Review of the Geologic Evolution of Southern Nevada
The oldest rock in the region is 1.7 billion-year-old basement complex - black schists and pink granites of the Vishnu Group - representing the ancient core of the continent. Behind you lying on top of the basement complex and exposed in the western face of Frenchman Mountain are Paleozoic sedimentary rocks deposited by the shallow sea that repeatedly advanced and retreated across the very flat western margin of North American during the Paleozoic Era. The fossilized remains of ancient sea animals are abundant in these rocks.
The Paleozoic Era - when Nevada was covered by the sea
During the Mesozoic Era thick slabs of Paleozoic rock were shoved eastward during a major mountain building episode - the Sevier Orogeny - that involved horizontal compression of the Earth's crust. The Spring Mountains consist primarily of massive slabs of Paleozoic carbonate rocks that were stacked one upon the other as a result of this compression. The major mountain-building episodes that affected Southern Nevada - Mesozoic compression and Cenozoic extension - were caused by interactions between the huge plates of the Earth's crust.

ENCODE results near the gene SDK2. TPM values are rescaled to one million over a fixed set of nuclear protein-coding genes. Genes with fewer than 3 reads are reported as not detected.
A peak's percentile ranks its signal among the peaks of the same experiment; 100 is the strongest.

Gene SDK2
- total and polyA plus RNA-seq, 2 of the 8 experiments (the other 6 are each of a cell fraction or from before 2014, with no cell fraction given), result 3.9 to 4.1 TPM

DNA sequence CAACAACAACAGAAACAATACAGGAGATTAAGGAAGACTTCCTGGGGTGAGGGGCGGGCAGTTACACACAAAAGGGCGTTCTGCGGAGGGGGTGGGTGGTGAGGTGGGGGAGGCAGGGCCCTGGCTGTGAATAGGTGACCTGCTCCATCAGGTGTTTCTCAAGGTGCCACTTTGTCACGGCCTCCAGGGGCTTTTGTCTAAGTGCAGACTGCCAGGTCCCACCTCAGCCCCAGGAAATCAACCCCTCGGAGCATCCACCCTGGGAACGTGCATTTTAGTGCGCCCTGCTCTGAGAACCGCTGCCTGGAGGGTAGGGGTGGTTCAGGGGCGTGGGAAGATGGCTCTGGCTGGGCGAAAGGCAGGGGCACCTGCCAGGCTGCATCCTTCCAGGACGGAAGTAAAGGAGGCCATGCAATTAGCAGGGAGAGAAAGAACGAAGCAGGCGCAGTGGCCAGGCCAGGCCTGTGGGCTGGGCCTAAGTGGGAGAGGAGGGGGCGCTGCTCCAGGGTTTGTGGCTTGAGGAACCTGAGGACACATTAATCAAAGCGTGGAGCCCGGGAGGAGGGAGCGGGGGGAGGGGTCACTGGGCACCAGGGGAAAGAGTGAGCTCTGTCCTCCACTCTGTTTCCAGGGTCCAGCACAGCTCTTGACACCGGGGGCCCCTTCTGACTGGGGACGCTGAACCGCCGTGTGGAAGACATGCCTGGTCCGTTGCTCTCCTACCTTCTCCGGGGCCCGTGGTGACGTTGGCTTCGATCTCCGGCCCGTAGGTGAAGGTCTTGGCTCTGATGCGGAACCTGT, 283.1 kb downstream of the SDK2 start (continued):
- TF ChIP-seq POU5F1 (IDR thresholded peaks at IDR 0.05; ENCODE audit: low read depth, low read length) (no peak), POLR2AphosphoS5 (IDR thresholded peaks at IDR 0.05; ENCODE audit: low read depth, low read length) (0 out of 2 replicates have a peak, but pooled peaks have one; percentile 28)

The Mesozoic Era - squeezing from the west
The Las Vegas Valley and the major topographic features of Southern Nevada were created during a recent episode of crustal deformation in the Cenozoic Era. This was the same episode of crustal extension - or 'pulling apart' of the Earth's crust - that caused Frenchman Mountain to move about 50 miles to the west. This 'pulling apart' occurred during the Miocene Epoch (23 to 6 million years ago), which is a subdivision of the Cenozoic Era.
The Cenozoic Era - basin and range topography develops